The UK government is consulting the pensions industry on consolidating small defined benefit pension schemes to “enable more effective investment performance”.
Large DB pension schemes have been a mainstay of the private equity limited partner landscape and if a consolidation process allowed smaller schemes to access more sophisticated investment strategies, it could prove beneficial to fundraisers.
A Government Green Paper released last week said “…the introduction of a Superfund Consolidator… has the potential to meet all of the aims for consolidation [including] improved efficiency and governance and better investment performance…”
At present, there is £1.5 trillion ($1.84 trillion; €1.75 trillion) of assets held in DB schemes on behalf of 11 million people in the UK. However, this is distributed between 6000 schemes, many of which are too small to run their investments in an efficient way.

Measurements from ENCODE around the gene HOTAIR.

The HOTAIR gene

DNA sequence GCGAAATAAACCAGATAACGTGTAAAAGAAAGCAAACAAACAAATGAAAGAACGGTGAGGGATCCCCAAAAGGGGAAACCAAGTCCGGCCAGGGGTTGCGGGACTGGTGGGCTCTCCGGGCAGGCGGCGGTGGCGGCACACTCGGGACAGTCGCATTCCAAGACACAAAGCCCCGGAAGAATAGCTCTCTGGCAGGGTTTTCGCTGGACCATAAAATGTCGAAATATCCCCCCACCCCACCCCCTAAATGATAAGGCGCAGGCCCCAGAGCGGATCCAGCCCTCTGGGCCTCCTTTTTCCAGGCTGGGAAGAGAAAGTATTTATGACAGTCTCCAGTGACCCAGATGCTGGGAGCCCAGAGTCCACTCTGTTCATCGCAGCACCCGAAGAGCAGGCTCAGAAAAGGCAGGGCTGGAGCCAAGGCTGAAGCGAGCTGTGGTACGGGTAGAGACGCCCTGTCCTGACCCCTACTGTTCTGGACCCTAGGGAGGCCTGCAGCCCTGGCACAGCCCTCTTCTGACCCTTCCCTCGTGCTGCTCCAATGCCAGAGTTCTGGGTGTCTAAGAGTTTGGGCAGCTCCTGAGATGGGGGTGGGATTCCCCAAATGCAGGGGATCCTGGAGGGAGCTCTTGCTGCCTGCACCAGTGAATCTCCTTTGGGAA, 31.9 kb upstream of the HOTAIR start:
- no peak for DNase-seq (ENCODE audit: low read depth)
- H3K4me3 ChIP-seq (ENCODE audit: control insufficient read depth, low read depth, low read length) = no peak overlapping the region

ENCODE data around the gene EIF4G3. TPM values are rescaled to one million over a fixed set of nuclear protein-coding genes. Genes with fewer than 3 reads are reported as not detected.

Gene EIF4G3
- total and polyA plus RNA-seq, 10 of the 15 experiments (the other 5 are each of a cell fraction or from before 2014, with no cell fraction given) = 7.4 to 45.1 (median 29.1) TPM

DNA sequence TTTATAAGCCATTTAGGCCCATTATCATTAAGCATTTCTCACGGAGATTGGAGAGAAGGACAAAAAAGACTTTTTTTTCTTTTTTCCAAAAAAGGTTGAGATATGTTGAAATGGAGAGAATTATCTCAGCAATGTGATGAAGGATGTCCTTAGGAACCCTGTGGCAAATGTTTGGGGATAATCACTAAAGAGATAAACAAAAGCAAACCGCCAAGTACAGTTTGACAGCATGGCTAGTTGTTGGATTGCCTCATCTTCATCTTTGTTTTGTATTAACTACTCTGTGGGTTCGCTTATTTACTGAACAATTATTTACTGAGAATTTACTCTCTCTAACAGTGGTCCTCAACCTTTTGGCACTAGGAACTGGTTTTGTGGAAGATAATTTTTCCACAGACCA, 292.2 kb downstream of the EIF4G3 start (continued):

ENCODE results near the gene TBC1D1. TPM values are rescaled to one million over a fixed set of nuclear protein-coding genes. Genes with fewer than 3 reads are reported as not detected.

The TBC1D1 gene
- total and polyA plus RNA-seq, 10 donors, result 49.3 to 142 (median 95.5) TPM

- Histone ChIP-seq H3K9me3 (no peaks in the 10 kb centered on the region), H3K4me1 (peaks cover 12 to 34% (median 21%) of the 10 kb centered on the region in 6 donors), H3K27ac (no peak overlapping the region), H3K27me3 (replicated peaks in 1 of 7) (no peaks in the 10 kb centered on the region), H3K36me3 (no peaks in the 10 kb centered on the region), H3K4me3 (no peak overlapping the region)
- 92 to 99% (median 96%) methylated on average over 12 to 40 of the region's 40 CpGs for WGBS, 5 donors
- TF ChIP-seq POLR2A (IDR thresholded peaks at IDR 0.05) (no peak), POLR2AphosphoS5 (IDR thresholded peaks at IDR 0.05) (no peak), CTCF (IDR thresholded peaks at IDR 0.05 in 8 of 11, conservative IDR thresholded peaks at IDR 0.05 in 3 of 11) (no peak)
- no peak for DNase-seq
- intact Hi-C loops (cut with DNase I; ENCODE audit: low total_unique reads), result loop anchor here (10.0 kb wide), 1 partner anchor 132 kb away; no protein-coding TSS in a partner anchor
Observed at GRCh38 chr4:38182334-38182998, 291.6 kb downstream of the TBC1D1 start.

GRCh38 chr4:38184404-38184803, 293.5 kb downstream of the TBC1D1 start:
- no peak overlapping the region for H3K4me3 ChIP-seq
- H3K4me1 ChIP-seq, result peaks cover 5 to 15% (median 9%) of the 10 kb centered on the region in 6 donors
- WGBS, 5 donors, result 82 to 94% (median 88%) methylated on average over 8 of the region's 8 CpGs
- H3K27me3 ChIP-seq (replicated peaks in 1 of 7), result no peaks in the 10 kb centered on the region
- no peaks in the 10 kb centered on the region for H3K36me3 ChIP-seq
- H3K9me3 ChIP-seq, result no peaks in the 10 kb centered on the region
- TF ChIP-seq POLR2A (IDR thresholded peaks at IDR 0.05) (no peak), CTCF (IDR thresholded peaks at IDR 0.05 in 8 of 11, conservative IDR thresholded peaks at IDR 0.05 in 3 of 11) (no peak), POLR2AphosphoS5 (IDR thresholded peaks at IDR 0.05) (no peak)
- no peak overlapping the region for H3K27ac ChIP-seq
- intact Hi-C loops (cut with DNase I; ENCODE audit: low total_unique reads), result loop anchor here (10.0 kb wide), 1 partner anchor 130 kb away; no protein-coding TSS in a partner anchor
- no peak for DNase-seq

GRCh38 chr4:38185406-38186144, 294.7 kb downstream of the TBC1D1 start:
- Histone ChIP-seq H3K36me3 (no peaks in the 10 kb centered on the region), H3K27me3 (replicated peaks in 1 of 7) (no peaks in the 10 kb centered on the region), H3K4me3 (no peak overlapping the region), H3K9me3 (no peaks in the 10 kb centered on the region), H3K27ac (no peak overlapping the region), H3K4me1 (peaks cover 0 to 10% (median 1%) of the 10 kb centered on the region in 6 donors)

The paper referred to findings from The Pensions Regulator found that among smaller schemes many rely unquestionably on the advice they receive; 50 percent ‘rarely’ and 36 percent ‘never’ disagree with external advice on investment strategy. The paper also noted Financial Conduct Authority findings that smaller schemes are less able to bargain on management fees due to lack of resource and knowledge.
In addition, the Paper notes that an increasing number of the schemes are running unsustainable funding deficits in the wake of the global financial crisis.
Consolidation has already begun on a limited scale in the UK. Private equity veteran Edi Truell has formed the advisory board for the £10 billion partnership between the London Pensions Fund Authority (LPFA) and the Lancashire County Pension Fund (LCPF).
The consultation closes on 14 May 2017.